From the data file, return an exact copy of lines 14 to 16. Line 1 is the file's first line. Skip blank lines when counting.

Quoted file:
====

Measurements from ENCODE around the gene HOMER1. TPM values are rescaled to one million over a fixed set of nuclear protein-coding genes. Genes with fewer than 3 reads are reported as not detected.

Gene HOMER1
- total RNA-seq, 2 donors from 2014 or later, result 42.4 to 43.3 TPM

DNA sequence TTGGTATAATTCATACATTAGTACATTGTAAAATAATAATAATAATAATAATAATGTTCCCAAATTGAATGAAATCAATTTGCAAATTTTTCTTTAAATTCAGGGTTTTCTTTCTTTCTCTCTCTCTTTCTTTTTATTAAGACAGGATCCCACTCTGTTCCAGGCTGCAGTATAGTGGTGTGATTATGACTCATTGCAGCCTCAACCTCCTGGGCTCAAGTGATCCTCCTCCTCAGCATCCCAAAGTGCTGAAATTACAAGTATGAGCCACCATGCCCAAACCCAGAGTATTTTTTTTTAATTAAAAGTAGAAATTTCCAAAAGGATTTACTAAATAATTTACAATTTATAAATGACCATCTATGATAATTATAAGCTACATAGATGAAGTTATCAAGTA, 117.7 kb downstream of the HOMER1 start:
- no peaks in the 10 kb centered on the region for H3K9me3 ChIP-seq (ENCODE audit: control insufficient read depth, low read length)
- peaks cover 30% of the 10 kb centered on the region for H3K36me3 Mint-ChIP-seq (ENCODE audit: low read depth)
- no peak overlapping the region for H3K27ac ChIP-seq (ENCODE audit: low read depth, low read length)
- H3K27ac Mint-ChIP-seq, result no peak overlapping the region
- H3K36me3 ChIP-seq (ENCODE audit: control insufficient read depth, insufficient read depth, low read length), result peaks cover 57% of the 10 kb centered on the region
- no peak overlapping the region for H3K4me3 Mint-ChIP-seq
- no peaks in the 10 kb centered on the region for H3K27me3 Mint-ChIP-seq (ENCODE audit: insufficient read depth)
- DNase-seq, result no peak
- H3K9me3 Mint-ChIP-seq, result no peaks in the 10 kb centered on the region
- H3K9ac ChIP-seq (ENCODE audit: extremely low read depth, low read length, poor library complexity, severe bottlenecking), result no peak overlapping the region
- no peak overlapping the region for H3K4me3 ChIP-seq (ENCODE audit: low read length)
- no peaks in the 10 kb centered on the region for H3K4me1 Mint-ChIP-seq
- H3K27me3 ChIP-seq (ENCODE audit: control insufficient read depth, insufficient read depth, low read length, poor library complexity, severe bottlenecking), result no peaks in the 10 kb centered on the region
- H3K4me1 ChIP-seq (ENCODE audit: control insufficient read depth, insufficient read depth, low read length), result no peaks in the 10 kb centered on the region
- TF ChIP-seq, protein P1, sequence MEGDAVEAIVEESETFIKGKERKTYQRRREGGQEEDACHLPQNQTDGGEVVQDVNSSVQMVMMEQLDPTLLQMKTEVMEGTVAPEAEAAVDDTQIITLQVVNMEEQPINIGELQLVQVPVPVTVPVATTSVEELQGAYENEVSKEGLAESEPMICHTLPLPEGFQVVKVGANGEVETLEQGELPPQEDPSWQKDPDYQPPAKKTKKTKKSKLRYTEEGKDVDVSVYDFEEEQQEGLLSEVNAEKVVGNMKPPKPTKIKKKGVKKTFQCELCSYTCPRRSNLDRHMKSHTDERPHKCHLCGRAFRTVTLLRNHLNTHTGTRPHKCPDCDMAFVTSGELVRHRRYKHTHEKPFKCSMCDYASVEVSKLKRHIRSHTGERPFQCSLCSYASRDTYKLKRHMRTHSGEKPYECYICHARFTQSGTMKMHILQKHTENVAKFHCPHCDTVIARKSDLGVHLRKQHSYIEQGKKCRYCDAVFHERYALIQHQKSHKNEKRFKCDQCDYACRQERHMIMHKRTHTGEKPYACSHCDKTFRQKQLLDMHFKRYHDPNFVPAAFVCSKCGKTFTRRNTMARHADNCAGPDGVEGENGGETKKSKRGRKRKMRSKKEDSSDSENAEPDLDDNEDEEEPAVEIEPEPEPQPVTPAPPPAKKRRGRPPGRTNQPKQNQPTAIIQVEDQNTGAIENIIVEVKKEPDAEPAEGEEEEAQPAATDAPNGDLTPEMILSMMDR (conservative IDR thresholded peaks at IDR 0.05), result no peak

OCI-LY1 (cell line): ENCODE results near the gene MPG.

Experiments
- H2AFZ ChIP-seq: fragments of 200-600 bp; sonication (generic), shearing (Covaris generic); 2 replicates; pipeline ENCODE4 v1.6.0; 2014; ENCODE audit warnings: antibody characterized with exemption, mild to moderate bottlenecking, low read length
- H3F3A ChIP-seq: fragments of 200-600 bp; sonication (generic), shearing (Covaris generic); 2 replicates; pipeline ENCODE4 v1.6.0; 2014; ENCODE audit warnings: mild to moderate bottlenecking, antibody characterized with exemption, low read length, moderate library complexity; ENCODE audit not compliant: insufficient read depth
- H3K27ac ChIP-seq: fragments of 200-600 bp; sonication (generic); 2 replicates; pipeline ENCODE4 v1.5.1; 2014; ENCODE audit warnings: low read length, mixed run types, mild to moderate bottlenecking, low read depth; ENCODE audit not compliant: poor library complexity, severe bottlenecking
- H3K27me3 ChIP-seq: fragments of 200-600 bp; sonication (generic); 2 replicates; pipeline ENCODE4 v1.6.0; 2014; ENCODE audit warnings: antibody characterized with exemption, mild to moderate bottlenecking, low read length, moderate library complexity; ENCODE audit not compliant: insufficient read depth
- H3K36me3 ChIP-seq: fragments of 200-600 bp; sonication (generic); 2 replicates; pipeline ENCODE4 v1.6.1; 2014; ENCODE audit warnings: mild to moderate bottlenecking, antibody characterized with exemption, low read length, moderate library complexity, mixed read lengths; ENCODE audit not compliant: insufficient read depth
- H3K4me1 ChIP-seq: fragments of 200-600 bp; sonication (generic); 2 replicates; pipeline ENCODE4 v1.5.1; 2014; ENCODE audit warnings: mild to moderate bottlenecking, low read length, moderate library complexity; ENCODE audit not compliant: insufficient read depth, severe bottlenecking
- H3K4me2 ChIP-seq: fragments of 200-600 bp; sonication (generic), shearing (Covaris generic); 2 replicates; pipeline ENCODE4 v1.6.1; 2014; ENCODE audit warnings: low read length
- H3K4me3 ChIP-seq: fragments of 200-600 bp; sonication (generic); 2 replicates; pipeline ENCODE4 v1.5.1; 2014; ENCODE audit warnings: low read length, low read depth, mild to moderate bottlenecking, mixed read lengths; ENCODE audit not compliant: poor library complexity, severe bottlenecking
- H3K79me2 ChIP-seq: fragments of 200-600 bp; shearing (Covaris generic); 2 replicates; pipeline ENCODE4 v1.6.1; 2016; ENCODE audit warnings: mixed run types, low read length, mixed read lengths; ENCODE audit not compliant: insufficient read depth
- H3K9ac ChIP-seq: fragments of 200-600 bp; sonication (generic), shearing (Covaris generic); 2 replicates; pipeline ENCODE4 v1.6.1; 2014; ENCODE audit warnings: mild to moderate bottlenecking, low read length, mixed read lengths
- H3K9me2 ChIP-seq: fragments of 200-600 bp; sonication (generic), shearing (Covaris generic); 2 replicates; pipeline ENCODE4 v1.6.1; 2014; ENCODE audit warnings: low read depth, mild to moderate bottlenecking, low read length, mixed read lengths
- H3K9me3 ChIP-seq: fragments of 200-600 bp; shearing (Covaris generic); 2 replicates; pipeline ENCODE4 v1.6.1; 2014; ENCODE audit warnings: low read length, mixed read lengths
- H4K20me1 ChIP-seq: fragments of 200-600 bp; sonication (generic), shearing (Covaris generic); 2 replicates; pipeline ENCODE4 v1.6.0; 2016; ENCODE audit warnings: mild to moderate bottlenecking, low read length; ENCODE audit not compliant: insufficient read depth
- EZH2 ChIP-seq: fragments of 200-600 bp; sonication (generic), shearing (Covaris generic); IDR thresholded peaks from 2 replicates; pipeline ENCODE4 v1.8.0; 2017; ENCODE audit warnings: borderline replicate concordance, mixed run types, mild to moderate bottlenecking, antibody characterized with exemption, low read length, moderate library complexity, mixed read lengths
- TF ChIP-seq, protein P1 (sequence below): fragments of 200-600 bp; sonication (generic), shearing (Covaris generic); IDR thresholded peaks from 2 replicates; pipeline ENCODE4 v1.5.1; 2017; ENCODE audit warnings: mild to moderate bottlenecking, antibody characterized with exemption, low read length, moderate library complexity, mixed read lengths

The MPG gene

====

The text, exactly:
- H3K9ac ChIP-seq (ENCODE audit: extremely low read depth, low read length, poor library complexity, severe bottlenecking), result no peak overlapping the region
- no peak overlapping the region for H3K4me3 ChIP-seq (ENCODE audit: low read length)
- no peaks in the 10 kb centered on the region for H3K4me1 Mint-ChIP-seq